Regardless of his troubled past, Robert Downey, Jr. has proved repeatedly that he is one of the greatest actors of his generation. Even with his pesky drug problem, he has managed to carve out a nice (if bumpy) career since the mid-1980s, and perhaps it was his problems that leads me to believe he was bornto play the equally troubled, but gifted, Sherlock Holmes. It is the ease in which Downey slips from one character to another that has endeared him as one of my favorite actors since I first saw Heart And Souls (Ron Underwood 1993), and his performance in Guy Ritchie’s take of the classic sleuth never ceases to entertain, even when the film seems to lag.
First, let me admit that the closest I’ve come to reading a Sherlock Holme’s story was watching Wishbone on PBS during the mid-90s, so I’m no expert on the characters. However, Downey manages to capture the soul of Holmes while bringing him into the 21st century. Not only does his Sherlock use his intelligence to solve crimes and out smart his foes, but to physically best them as well. This is shown in two early fights where the audience is taken through Sherlock’s mental plan of attack and then witnesses him take down his opponent by implementing his plans. While interesting, and a great way to marry the action to the genius, the second scene, was a bit gratuitous. It provided an interesting introduction to Rachel McAdam’s Irene Adler, and her lure over Holmes, but didn’t serve any pressing purpose to the plot.
Guy Ritchie, who’s cannon deals with crime lords and London’s underbelly, succeeds at bringing a gritty Victorian London to the screen, and providing plenty of action for a post-Iron Man Downey to work with. However, what impressed me the most with this film (aside from Jude Law finally proving he’s more than a pretty boy) was the wit, which, sadly, went over the heads of most the audience at my screening. The verbal sparring between Holmes and Watson was wonderful, and I was happy that this Watson dished out as much as he took, but the best thing about the pairing of Downey and Law was their ability to play up the homoeroticism, with out crossing into parody. The subplot involving Watson’s impeding engagement, not only prevented Watson from becoming a cartoon, but perfectly articulated one of the most famous “bromances” of all time.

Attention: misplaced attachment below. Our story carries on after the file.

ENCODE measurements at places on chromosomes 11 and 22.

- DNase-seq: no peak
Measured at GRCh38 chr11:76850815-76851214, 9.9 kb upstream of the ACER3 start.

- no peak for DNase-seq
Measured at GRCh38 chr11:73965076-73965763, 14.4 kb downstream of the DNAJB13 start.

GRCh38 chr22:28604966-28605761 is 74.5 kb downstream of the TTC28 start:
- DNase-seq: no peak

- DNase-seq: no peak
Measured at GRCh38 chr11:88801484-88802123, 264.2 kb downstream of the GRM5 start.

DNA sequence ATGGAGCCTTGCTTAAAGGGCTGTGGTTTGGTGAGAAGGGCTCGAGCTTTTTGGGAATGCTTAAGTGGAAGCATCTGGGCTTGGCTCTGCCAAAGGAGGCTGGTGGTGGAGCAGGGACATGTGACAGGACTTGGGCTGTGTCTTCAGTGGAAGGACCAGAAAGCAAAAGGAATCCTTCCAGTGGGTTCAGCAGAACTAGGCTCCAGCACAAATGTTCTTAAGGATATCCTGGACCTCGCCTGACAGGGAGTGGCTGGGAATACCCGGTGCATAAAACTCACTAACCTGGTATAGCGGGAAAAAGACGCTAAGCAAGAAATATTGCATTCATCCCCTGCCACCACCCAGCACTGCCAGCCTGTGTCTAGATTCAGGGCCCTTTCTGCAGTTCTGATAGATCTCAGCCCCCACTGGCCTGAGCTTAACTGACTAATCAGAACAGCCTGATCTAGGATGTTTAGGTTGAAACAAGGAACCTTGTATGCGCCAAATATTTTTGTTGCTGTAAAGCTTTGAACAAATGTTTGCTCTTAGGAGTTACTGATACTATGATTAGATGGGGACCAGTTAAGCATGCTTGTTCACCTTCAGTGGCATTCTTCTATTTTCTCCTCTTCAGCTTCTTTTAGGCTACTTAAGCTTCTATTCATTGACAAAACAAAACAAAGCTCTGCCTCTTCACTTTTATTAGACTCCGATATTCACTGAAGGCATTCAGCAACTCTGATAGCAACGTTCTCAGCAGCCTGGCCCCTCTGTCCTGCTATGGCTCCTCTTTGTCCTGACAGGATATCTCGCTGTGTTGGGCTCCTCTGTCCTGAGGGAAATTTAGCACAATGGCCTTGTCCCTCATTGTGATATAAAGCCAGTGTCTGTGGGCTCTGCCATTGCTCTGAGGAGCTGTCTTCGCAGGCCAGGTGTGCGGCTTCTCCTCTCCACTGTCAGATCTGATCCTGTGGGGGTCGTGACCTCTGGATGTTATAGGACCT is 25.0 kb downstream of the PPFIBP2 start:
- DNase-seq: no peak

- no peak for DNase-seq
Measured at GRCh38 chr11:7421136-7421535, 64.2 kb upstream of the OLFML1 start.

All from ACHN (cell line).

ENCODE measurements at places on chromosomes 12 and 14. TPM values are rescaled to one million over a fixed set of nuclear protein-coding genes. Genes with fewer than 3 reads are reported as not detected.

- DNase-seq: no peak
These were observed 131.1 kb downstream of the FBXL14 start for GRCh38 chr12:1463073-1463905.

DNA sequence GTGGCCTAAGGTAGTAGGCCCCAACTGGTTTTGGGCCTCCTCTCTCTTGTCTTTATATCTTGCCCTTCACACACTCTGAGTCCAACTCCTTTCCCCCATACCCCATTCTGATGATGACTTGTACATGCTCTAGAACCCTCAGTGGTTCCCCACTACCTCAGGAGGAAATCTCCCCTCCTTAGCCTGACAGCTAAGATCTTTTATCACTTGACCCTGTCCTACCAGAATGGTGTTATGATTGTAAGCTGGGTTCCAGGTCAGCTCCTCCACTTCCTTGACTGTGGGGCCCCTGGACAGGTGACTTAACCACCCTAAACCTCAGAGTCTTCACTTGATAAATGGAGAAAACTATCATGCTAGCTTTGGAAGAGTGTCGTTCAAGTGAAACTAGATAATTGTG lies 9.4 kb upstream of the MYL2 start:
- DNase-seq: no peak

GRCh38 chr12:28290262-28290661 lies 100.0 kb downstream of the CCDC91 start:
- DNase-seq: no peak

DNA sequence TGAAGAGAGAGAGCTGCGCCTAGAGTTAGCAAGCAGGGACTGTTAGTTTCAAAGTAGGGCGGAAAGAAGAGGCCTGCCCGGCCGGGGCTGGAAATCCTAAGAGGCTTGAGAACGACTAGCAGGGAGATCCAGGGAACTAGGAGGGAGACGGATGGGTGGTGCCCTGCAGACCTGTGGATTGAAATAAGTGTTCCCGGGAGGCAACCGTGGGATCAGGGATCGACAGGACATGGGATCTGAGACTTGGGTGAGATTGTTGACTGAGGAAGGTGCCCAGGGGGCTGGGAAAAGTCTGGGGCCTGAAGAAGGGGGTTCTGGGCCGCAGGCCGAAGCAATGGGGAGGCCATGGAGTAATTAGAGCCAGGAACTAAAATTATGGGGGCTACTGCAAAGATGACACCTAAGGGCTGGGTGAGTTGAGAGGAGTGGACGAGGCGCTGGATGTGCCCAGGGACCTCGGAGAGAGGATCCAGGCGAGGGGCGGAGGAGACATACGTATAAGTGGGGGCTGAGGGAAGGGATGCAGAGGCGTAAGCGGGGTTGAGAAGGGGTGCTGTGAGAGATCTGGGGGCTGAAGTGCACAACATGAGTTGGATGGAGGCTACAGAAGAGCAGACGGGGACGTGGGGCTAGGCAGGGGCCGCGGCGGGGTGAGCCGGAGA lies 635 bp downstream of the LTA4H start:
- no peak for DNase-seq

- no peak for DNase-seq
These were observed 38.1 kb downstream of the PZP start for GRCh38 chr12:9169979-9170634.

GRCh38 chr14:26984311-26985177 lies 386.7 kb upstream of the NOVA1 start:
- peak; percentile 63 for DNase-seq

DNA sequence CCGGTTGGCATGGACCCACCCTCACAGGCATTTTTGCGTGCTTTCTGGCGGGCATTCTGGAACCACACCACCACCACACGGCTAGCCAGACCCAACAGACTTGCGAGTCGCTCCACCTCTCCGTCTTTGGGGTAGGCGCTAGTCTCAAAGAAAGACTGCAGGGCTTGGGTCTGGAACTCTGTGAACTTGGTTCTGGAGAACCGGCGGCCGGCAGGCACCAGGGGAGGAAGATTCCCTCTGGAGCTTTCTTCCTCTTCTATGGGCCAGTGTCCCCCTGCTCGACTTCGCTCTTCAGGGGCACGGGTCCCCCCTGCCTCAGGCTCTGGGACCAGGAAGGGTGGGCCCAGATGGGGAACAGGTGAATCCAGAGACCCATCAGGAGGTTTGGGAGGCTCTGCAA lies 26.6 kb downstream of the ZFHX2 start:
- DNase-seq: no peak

Bottom line: the overly complicated plot and action dragged down the characterizations and performances from the leading men.
Director: Guy Ritchie
Starring: Robert Downey, Jr., Jude Law, Rachel McAdams